Only 2 EV SUVs Land 2023 IIHS Top Safety Pick Crash Tests
The Insurance Institute for Highway Safety is rolling out its 2023 crash test results, and the EVs are disappointing. Only two SUVs garnered Top Safety Pick+ ratings. Ford’s Mustang Mach-E and Tesla’s Model Y topped the midsize SUV category out of 13 that are eligible. The IIHS says that the lineup of SUVs is found to have “inadequate front crash protection for passengers seated in the rear.”
What other midsize SUVs won in this IIHS safety category?
Also, the Mustang Mach-E was the only midsize SUV to win top marks in every IIHS crash category. The Tesla Model Y shares an IIHS Top Safety Pick+ rating, but scored only an Acceptable grade in “Rear Passenger Restraints and Kinetics.” While drivers receive the safest protections, IIHS president David Harkey says “only a handful extend that level of safety to the back seat.”
Besides the Mach-E and Model Y, the gas-powered Ford Explorer and Subaru Ascent were the only others in the IIHS safety category to receive a “Good” grade for safety. A “Marginal” safety rating went to the Chevrolet Traverse, Toyota Highlander, and Volkswagen Atlas. At the low end, the Honda Pilot, Hyundai Palisade, Jeep Grand Cherokee, Jeep Wrangler four-door, Mazda CX-9, and Nissan Murano all received a “Poor” rating.
Why have the IIHS safety tests become stricter?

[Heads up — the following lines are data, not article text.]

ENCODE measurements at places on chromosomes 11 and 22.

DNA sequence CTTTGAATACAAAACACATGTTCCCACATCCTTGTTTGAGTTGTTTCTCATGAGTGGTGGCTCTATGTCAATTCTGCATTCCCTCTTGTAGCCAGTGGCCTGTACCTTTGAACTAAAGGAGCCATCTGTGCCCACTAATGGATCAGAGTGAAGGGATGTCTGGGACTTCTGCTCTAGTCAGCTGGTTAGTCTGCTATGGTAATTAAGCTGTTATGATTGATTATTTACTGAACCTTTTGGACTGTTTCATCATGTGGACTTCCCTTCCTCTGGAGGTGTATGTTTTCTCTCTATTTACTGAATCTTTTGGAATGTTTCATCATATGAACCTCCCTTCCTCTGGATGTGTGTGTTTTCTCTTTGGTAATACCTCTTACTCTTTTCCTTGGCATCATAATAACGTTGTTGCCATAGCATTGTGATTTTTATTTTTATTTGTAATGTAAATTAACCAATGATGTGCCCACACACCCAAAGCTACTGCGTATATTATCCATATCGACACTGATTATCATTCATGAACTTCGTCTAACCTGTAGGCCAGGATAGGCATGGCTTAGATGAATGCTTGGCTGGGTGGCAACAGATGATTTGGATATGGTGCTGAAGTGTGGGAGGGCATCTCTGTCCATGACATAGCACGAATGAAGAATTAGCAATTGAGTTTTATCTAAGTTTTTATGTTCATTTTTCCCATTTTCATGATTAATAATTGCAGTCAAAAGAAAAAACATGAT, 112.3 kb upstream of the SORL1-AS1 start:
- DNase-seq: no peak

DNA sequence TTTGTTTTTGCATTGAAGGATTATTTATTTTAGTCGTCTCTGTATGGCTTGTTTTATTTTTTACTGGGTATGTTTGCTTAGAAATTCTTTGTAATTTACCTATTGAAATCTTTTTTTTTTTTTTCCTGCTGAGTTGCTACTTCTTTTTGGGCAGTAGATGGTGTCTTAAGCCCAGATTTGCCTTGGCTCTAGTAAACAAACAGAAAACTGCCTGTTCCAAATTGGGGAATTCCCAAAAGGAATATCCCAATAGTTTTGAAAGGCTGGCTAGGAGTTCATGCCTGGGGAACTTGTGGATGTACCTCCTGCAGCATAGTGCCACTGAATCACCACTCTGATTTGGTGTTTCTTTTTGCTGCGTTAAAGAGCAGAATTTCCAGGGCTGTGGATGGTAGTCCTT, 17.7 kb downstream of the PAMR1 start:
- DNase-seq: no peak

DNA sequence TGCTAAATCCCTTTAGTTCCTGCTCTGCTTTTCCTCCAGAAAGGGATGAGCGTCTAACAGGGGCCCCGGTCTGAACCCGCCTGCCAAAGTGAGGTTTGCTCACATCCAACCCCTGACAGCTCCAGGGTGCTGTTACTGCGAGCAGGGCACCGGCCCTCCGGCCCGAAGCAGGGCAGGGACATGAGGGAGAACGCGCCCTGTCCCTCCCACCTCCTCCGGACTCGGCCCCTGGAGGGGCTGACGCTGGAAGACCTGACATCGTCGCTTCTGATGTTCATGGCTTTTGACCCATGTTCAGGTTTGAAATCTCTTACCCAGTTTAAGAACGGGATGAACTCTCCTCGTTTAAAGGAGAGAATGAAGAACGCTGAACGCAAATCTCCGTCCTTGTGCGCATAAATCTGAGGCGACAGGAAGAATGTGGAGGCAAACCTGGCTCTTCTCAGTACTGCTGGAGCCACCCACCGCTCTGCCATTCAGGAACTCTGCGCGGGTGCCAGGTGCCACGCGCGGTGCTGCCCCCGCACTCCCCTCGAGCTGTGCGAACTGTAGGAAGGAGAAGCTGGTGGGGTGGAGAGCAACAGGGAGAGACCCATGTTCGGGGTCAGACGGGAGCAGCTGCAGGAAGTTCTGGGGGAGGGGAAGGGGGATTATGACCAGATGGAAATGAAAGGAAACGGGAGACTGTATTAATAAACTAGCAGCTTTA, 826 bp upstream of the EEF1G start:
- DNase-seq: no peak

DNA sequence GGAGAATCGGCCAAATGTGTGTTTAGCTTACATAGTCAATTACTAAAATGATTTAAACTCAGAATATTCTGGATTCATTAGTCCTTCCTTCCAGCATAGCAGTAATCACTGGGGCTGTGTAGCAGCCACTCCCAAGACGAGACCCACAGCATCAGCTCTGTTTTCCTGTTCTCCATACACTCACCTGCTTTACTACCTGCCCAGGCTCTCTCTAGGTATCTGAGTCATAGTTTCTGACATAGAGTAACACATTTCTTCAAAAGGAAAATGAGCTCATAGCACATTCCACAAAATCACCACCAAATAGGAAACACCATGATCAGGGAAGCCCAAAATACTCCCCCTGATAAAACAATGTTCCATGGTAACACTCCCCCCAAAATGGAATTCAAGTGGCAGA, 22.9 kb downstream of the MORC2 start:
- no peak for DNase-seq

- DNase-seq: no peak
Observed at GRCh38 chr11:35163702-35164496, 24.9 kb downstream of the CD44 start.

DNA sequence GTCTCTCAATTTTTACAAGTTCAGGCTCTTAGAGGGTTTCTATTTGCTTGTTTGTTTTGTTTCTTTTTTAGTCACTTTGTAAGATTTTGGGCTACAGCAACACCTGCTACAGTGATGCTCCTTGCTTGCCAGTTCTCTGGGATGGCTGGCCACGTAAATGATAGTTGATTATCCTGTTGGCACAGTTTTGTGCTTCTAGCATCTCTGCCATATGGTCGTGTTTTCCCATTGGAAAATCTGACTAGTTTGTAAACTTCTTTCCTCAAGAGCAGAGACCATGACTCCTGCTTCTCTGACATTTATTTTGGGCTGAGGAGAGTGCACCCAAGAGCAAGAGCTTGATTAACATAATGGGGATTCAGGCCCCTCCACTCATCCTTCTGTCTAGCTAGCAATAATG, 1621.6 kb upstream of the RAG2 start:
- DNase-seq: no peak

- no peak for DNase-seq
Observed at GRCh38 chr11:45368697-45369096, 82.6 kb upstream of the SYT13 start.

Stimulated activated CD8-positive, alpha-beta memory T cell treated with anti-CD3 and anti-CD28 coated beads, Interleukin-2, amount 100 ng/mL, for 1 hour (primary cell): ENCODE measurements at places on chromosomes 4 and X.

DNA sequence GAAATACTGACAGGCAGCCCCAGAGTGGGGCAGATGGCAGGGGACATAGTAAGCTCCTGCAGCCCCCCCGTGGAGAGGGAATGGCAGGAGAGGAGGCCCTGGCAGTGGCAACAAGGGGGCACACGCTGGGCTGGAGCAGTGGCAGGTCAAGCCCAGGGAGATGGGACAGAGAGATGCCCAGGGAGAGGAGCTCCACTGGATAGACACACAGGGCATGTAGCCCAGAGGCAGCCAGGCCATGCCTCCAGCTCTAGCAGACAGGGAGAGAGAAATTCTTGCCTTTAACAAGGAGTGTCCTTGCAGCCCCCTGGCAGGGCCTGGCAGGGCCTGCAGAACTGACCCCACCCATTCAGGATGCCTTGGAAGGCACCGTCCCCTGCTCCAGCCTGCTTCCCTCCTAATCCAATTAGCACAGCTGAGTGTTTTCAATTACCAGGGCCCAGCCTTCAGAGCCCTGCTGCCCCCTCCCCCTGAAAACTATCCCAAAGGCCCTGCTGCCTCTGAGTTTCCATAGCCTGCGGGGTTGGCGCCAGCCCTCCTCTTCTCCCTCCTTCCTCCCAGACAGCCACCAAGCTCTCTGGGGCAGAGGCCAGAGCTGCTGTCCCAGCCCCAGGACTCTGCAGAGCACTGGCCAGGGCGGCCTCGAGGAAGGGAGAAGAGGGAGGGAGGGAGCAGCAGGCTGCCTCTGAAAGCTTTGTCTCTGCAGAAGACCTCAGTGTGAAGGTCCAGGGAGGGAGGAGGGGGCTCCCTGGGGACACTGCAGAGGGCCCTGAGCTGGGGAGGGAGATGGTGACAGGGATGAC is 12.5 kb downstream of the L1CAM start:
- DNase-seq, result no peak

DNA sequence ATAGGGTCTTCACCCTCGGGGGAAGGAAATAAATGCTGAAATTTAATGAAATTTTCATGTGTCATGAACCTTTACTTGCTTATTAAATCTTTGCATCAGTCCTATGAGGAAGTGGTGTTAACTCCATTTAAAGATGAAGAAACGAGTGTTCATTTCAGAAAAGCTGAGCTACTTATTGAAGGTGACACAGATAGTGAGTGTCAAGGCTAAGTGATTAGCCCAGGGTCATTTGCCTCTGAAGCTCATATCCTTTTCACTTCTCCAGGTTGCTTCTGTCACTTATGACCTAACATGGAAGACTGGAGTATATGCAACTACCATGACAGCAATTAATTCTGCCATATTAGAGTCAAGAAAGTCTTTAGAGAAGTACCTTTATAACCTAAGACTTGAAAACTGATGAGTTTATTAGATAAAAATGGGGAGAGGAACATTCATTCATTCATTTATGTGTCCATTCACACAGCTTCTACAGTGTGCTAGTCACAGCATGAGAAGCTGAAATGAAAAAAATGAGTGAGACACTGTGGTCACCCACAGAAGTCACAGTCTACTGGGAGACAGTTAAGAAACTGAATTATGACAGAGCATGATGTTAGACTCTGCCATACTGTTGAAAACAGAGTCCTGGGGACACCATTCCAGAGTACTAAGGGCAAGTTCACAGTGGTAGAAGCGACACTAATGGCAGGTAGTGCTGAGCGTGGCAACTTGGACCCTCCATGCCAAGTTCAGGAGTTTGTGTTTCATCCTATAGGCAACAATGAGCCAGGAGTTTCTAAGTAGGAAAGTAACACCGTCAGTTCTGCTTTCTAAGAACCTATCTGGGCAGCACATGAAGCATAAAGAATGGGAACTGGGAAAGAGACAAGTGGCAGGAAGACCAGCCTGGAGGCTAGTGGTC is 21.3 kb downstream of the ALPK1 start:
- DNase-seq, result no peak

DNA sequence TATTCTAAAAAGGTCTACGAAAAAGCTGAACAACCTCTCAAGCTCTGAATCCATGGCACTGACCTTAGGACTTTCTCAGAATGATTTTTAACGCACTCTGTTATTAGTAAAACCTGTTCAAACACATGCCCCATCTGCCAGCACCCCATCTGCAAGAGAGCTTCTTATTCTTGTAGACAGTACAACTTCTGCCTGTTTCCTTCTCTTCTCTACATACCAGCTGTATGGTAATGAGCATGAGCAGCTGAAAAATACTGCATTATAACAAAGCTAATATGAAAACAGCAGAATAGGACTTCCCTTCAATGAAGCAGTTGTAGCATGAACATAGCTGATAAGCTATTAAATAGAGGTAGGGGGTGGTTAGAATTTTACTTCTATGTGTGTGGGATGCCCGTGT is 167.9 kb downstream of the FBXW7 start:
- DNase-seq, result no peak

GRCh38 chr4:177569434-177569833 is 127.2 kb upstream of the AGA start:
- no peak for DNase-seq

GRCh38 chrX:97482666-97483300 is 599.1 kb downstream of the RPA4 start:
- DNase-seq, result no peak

“Zeroing in on weaknesses in rear seat safety is an opportunity to make big gains in a short time since solutions that are already proven to work in the front can successfully be adapted for the rear,” said Marcy Edwards, the IIHS’ Senior Research Engineer. “The four good ratings in this round of testing show that some automakers are already doing it.”
Recently the IIHS has focused more on rear passenger protection. It has specific metric results from sensors located in the test dummy head, neck, chest, abdomen, and thigh. The IIHS testing has also added new tests for side crash protection and pedestrian crash prevention. Its headlight tests are also stricter. Part of the reason for the stricter tests is that in 2022 traffic fatalities jumped the highest in 20 years. Pedestrian crashes make up a larger part of that increase than in the past.
How did this year compare to last year?
As a result, the 2023 testing rated only 28 vehicles earning a Top Safety Pick+ rating. Last year 65 vehicles landed in this category. And only 20 vehicles garnered the Top Safety Pick rating, down from 36 last year. “The number of winners is smaller this year because we’re challenging automakers to build on the safety gains they’ve already achieved, Harkey said. “These models are true standouts in both crashworthiness and crash prevention.”
However, some testing concentrating on roof strength, head restraint, and vehicle-to-vehicle front crash prevention, has substantially improved. So much, in fact, that the IIHS no longer conducts those tests. So automakers are making improvements, some of which are a result of these IIHS safety tests.